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the cw

Member
Something that hasn't been mentioned yet is that the availability of color variation is significantly limited based upon the geographical whereabouts of a particular chameleon in Madagascar. Here's a recent article from 2015, which outlines color variation with respect to geography: https://www.ncbi.nlm.nih.gov/pmc/articles/PMC4755148/

Nosy Be panthers, for example, are geographically isolated to the island of the same name off the northwest coast of Madagascar. Accordingly, female Nosy Bes will not even have the opportunity to witness the colors representative of, say, Nosy Boraha or Sambava (see the image I've attached) in the wild. I think this is an interesting question, but I agree that females probably don't have much say in their mating partners. And based on the chameleon personalities I know, they probably don't really want anything to do with other chams for the most part anyways ;) I would be curious whether one could test a wildtype Nosy Be female's relative interest if she was introduced to a wildtype Nosy Be male and also a wildtype some-other-distant-locale like Nosy Boraha. It would be harder to assay a potential preference like this in captive bred chams, though, which are raised in an entirely different set of environmental conditions.

These data also reveal major differences in the mitochondrial DNA (mtDNA) of panther chameleons and the authors go so far as to say "most of the mitochondrial haplogroups could be considered as separate species," which I find particularly interesting. This points to the increasingly apparent fact that speciation is not something we completely understand, since obviously different locales are still able to breed successfully. Also, just having mtDNA samples from male panther chameleons can pretty reliably tell you where they came from in Madagascar! Okay, this post kind of went off the rails, but it's neat!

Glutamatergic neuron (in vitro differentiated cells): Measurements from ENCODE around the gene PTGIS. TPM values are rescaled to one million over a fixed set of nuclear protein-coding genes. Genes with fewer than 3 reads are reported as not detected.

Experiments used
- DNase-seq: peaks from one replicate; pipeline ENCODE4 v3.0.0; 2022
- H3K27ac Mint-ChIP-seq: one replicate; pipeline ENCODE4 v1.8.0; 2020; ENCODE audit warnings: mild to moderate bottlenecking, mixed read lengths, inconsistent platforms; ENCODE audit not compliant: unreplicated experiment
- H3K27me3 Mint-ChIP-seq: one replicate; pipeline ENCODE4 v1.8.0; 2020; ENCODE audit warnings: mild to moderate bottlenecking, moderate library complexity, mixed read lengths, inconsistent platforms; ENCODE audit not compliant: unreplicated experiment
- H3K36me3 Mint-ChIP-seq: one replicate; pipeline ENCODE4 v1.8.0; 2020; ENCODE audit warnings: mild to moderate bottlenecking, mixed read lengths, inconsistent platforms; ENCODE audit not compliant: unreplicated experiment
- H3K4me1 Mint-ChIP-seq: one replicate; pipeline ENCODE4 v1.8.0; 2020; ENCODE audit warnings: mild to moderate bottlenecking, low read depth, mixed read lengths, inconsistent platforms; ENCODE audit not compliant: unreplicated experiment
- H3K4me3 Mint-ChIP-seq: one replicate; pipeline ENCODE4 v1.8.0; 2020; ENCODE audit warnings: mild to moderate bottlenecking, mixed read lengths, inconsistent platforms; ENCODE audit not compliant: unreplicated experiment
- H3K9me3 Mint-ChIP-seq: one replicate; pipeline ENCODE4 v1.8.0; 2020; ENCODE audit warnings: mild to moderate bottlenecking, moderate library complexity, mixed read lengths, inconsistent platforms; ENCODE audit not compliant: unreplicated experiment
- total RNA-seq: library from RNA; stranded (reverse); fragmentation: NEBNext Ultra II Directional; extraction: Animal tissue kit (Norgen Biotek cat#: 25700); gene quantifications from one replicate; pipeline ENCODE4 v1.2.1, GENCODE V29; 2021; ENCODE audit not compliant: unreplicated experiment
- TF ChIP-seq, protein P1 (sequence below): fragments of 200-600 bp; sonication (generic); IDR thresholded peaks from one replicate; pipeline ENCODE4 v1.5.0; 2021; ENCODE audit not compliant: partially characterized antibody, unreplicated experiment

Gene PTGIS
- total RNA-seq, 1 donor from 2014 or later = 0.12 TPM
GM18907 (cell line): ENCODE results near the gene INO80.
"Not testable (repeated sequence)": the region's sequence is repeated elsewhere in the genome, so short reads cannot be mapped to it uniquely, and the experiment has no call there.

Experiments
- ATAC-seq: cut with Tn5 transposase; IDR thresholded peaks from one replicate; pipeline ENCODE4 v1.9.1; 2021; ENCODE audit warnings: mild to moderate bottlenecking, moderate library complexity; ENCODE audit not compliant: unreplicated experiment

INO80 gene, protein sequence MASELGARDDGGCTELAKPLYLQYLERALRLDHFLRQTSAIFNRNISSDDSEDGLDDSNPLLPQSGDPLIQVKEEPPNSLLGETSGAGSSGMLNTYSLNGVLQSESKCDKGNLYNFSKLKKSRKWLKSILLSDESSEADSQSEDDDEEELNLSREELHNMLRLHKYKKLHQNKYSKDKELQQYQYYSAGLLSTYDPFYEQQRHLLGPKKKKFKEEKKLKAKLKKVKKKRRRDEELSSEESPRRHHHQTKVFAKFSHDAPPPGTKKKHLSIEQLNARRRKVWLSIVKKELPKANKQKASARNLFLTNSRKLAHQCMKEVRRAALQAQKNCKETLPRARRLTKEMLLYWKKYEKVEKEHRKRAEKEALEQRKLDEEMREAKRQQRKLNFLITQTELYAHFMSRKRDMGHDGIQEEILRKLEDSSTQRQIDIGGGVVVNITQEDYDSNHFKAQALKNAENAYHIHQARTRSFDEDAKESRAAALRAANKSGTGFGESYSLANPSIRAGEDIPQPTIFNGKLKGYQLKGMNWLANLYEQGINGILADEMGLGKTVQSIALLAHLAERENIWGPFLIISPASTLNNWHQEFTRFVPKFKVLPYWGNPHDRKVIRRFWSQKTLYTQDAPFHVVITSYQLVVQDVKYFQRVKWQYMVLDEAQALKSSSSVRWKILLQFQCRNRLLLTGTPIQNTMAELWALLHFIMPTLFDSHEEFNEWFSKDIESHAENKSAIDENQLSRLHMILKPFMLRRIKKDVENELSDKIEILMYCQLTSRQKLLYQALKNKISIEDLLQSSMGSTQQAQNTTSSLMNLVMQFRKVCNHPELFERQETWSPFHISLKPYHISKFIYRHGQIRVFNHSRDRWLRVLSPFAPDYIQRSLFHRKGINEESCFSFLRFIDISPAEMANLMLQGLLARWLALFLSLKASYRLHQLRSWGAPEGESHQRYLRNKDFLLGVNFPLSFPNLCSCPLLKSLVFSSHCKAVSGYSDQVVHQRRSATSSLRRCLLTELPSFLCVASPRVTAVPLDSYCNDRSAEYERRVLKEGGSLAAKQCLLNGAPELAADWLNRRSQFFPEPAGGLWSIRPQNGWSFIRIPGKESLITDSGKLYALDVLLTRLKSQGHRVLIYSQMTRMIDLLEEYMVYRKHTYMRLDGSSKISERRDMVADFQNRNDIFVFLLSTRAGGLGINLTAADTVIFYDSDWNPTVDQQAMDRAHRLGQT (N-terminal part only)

Now what I really wonder, is whether different locales show locale-dependent differences in their UV patterns...
Ha! Yeah, chams are amusing in how grumpy they are.

But, even if they don't often, or ever, have the opportunity to see other colors (or UV patterns potentially implied by colors/patterns), what is their reaction to this information? Is Sambava > Nosey Be? The species problem is so messy. I'd say, if different type localities can breed I am comfortable with that. And, I assume they can so it then becomes a question of whether certain "strategies" win out.

For disclosure, I'm looking at sexual selection models in a philosophical context for a class grad class. Chameleons are interesting for this.
 

the cw

Member
I am not aware of any sexual selection work done on panther chameleons, particularly not anything with regard to coloration. There has been some sexual selection work done on other species (Furcifer labordi, F. verrucosus, etc.), but this mostly focused on body size and morphological traits.

Chris
Thanks for the info Chris. I saw those other studies and wanted to be sure I was not missing anything. Seems like panther chameleons would be a good research project for work on sexual selection.